to reality for our sisters. It has further allowed the perpetuation of blatant
double standards in terms of what women and men can and cannot do. Usually men
can engage in numerous activities, which if done by women, would cause their
commitment to Islam to be questioned.

Women comprise about half of our community, yet they must still compete to
have their voices heard, to have space, to be able to go to functions that take
into consideration that they need to bring their children. More often than not,
when there are issues involving our sisters, they are “dealt with”
by the men. When any sisters dare to challenge this, they automatically are
branded as western-styled feminists who are trying to sully the sanctity of
Islamic values and ideals.

Yet if one were to look on campuses and in general community work the dawah
of this community is being carried on the shoulders of Muslim women. Many whom
would ordinarily be silenced are finding their niches and are doing their bit
to fulfill their covenant in enjoining right and forbidding evil and in spreading
this deen. In fact, women in our community are the flag-bearers of Islam, particularly
those who wear hijab because they are easily identifiable. When walking down
the street, it is those whom we notice as being Muslim and those who are approached
and asked about Islam.

We tend to answer in utopian terms, when asked about our glorious past and
ignore the wrongdoing that has been taking place today. It behooves us (men)
to believe that we can be wrong or may have WRONG understandings of the seerah
and the place of women in society.

It would appear though that having shut women out of the community has allowed
them now to approach Islam and Islamic work with less baggage than men. Men
have inherited much cultural baggage that they still keep with them today, cultural
practices that have become engrained in our daily practices as being Islamic.
As Muslim women return to the authentic understanding of the Qur?an and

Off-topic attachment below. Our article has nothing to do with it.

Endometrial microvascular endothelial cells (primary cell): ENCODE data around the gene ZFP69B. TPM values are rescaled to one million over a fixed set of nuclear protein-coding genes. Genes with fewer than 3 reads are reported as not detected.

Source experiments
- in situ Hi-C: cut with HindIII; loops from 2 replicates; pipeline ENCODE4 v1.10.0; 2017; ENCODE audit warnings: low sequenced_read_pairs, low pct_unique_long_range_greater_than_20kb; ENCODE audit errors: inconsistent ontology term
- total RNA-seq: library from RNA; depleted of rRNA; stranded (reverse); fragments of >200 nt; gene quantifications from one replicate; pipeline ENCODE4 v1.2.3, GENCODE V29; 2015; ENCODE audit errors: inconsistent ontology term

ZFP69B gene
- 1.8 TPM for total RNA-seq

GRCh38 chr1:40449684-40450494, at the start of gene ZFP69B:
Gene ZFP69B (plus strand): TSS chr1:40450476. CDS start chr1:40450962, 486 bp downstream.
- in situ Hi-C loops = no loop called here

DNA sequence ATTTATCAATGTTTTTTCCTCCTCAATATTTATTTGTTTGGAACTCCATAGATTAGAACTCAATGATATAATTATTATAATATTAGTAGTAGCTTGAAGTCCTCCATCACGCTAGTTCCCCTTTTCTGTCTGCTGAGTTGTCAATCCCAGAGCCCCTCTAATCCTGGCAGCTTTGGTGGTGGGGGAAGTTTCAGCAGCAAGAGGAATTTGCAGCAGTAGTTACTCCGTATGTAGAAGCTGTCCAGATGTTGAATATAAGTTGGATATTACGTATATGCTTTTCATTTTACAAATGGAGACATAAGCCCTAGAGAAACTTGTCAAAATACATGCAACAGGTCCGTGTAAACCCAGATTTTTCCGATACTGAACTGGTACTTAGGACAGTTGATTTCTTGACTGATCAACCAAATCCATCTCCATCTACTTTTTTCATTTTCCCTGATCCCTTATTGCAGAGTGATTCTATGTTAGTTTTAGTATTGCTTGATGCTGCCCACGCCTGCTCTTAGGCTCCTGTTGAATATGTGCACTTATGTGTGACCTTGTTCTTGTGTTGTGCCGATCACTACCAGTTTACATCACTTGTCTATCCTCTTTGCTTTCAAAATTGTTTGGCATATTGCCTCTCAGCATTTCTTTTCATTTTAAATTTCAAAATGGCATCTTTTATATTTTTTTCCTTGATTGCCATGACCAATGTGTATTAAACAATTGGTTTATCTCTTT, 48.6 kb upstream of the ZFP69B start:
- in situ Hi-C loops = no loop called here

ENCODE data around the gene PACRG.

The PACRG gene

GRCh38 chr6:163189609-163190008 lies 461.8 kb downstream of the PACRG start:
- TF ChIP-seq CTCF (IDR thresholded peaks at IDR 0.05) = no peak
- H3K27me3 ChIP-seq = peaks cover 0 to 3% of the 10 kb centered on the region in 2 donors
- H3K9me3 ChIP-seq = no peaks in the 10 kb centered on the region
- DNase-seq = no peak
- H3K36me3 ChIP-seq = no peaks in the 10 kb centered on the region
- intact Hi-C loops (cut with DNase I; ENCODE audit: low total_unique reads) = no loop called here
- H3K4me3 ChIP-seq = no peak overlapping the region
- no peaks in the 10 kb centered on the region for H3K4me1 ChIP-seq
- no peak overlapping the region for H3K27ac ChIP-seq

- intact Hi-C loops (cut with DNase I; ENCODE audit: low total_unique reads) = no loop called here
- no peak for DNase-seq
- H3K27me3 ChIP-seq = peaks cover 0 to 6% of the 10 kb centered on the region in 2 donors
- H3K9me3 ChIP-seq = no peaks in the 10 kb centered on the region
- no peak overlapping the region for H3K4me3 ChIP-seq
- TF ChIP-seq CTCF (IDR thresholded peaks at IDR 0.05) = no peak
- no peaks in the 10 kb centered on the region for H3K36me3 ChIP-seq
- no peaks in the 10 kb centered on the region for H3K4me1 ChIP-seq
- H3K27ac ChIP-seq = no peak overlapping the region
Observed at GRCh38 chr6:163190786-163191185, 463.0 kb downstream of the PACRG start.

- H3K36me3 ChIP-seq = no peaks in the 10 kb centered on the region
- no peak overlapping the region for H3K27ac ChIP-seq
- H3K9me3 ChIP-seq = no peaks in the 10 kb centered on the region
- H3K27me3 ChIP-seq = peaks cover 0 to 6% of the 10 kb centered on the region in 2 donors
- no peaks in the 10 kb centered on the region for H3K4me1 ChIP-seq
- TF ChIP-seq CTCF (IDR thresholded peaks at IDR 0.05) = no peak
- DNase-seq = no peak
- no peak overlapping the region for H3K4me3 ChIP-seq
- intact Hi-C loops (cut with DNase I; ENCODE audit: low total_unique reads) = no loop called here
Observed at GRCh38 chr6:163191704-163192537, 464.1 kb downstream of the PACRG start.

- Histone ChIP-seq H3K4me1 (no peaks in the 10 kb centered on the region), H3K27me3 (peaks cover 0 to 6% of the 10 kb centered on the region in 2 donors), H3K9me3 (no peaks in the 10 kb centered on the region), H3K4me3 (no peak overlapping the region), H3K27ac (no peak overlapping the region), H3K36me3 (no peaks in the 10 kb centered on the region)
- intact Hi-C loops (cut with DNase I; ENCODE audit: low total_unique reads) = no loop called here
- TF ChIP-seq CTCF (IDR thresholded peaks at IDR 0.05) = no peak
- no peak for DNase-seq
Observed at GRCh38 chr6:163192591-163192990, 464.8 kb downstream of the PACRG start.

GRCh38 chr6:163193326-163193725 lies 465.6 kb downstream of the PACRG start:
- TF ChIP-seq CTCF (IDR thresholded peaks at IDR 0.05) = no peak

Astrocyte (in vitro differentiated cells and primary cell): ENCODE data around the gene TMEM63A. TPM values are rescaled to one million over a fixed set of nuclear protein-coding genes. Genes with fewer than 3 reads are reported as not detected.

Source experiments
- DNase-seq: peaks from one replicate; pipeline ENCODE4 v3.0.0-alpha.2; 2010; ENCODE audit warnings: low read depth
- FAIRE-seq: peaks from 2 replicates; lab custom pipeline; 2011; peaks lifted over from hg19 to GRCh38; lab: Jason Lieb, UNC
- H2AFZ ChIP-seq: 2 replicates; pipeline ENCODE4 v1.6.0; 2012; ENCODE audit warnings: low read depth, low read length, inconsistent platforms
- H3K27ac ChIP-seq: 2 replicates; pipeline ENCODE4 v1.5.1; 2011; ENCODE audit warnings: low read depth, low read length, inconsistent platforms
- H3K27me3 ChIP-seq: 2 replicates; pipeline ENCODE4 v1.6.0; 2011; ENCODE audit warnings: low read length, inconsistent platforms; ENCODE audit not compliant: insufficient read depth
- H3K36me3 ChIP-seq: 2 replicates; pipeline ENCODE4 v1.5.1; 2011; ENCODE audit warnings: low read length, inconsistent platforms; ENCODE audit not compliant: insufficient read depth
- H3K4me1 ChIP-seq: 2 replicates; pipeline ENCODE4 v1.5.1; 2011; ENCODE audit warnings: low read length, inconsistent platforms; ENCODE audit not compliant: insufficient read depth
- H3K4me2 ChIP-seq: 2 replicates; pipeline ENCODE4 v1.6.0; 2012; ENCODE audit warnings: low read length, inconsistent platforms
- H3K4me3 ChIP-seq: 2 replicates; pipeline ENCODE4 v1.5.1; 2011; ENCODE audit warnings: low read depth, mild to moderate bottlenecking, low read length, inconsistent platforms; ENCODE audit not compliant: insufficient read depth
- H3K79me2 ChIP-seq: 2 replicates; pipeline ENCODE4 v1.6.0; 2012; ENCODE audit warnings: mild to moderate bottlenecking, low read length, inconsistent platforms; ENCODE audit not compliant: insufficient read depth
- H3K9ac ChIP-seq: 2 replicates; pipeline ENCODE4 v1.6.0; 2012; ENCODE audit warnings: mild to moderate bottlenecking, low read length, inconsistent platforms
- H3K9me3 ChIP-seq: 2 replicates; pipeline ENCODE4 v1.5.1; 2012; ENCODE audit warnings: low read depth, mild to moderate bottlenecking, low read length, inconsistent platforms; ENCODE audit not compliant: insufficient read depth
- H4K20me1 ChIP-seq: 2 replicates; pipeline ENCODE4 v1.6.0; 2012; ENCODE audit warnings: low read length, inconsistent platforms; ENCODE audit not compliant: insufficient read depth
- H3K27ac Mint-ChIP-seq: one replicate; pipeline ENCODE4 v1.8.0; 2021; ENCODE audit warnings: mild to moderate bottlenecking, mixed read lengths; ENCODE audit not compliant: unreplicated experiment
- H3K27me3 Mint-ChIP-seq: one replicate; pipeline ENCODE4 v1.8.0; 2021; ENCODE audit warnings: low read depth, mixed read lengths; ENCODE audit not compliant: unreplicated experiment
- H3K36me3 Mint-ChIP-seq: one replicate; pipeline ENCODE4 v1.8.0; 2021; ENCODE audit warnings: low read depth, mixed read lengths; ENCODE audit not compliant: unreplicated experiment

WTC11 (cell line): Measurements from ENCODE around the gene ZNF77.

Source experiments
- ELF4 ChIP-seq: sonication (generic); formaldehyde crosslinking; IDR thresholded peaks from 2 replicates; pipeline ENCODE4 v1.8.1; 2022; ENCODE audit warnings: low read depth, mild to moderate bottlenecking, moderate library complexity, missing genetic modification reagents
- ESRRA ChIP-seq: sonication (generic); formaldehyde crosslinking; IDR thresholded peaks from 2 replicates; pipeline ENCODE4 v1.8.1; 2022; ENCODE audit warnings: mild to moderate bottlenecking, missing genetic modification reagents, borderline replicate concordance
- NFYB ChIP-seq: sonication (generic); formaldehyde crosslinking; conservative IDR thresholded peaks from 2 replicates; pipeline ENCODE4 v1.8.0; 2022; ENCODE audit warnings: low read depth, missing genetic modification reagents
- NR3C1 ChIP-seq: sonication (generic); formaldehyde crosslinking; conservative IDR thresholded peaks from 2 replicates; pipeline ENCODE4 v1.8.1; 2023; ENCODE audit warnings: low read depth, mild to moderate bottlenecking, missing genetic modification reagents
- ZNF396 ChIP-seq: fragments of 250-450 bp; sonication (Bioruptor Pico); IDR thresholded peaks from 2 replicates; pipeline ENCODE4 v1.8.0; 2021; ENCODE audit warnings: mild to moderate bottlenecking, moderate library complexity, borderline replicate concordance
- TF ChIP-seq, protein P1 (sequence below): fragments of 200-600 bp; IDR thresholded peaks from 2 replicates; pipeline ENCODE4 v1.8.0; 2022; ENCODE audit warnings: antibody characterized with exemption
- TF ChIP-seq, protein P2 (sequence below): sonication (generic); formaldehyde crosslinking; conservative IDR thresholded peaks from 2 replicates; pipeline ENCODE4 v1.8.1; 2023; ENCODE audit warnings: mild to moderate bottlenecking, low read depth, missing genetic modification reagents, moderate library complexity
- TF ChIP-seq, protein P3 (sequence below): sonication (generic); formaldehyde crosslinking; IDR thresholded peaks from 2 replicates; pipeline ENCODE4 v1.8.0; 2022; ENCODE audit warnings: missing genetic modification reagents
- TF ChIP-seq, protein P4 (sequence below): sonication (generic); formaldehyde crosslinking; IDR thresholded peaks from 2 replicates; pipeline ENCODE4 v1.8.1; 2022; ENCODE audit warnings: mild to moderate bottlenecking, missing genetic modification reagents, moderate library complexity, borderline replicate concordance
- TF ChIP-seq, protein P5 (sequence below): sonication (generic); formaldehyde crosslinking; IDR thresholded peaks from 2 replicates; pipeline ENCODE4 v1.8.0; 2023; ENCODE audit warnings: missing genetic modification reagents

Seerah, they are in a better position to take on this work and fulfill its requirements.

Islamic work in North America and the world will never be successful until
women are completely integrated within the framework of leadership, decision-making
and shura. While no one is arguing for “free intermingling” or a neglect
of duties of motherhood or the negation of fiqh (and its proper application)
there is a need for discussion and critical deconstruction of some of the cultural
practices that have become mainstays in our community.

The argument that the time of the prophet was different and now is a time of
fitna holds no weight, especially when one considers that the earliest generation
of Muslims was in one of the most corrupt societies that existed. Yet women
played a vibrant part of its growth and development. They were consulted when
decisions were to be made, they were included in matters affecting society?s
growth and development, some were teachers and others were poets, others fought
in war, all this, while still following Allah?s commands and the examples
of his prophet. There are no shortages of examples of this in the seerah, though
they tend to be ignored.

We are quick to point to the fact that we are leaders and have the “last
say”. Perhaps there is a need to analyze our understanding of leadership.
Is a leader one who ignores the needs of others, makes all the decisions and
is scared of debate and consultation? The prophet peace be upon him was the
opposite of this. He was the best of leaders as he consulted with others and
led by example. He was most kind and in fact said that “the one who is
best, is the one who is best to his family and I am the best to my family”.